Ivory Coast President Alassane Ouattara has said he would seek re-election in October, formally accepting the governing party’s nomination to be its candidate and defying opponents who say the constitution forbids a third term.
Ouattara, who has governed since 2011, said in March he would not run again. But his preferred successor, then-Prime Minister Amadou Gon Coulibaly, died in July, leading the party to ask Ouattara to reconsider.
The election is seen as the greatest test yet of the tenuous stability achieved since a brief civil war in 2010 and 2011 killed about 3,000 people following Ouattara’s first election win.
“I have decided to respond favourably to the call of my fellow citizens,” Ouattara said in a televised speech on Thursday. “Given my previous promise, this decision represents a real sacrifice for me.”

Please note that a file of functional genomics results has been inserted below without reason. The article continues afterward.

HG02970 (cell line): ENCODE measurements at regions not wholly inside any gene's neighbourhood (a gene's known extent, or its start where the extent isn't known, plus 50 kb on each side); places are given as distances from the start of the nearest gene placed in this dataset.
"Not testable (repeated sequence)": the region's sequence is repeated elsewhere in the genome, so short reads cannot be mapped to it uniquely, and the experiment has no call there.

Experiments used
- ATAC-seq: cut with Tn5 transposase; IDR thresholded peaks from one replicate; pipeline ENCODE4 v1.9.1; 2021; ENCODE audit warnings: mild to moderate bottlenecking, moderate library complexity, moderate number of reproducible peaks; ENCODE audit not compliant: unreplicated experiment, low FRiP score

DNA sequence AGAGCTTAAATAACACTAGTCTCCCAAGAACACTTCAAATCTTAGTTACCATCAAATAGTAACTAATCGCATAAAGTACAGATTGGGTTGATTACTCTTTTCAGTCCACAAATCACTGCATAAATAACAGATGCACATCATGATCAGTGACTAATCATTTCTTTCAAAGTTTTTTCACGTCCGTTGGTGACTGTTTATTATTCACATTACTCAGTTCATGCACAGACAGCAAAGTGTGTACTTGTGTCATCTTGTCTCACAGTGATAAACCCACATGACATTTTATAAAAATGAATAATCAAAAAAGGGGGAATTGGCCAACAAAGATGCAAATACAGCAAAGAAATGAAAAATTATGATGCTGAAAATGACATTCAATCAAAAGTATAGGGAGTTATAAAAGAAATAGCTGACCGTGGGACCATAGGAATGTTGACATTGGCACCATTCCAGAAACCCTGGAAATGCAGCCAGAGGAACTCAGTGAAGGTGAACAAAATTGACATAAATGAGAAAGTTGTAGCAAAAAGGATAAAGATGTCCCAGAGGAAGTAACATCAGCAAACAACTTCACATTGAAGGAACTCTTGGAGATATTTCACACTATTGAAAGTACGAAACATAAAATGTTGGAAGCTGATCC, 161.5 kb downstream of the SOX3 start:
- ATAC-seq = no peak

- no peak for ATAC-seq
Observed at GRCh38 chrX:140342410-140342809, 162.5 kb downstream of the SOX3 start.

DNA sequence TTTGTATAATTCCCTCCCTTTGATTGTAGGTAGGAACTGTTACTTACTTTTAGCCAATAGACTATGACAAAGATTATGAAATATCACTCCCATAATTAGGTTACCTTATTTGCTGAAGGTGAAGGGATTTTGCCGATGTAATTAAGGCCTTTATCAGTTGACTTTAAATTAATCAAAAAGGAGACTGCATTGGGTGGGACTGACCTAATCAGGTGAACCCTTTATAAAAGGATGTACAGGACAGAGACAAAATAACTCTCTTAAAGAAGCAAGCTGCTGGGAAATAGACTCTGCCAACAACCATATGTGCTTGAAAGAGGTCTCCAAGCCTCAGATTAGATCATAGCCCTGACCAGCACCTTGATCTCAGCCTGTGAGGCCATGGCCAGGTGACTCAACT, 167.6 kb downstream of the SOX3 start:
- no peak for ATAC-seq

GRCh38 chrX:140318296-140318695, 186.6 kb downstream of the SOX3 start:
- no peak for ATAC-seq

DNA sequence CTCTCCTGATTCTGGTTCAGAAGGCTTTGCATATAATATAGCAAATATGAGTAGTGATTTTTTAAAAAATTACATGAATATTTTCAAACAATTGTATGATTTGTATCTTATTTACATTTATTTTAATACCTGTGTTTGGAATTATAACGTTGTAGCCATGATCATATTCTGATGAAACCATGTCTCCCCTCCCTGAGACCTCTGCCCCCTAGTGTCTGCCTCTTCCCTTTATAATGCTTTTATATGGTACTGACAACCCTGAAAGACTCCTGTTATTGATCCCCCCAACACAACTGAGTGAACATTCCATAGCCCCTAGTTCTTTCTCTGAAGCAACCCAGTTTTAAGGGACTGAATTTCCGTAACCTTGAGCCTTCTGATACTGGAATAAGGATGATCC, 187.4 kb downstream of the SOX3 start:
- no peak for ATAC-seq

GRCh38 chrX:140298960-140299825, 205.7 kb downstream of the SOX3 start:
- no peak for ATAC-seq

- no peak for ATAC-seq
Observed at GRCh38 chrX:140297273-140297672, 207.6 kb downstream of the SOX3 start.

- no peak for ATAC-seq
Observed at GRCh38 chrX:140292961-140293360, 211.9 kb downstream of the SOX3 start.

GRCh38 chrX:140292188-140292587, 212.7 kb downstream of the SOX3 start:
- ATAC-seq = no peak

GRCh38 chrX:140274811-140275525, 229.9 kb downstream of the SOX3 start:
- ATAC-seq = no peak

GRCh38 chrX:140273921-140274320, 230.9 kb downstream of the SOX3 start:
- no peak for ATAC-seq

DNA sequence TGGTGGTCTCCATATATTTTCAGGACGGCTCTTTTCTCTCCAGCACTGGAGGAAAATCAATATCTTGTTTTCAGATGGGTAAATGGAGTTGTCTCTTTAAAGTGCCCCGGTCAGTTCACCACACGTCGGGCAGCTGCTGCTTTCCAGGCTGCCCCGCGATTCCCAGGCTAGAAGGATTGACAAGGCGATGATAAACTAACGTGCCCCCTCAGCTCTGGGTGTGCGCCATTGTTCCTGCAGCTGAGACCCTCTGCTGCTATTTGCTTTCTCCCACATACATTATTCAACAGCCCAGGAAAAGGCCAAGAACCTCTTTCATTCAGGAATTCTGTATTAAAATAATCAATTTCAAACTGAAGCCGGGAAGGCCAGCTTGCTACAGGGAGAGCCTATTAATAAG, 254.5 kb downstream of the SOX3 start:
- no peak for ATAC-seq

His opponents say the two-term limit in the constitution bars him from running again, but Ouattara has said his first two mandates do not count under the new constitution adopted in 2016.
The opposition party, the Ivorian Popular Front (FPI), called his decision to run “deplorable”.
FPI spokesman Issiaka Sangare added: “Ivory Coast could have given another signal that would have allowed democracy to continue.”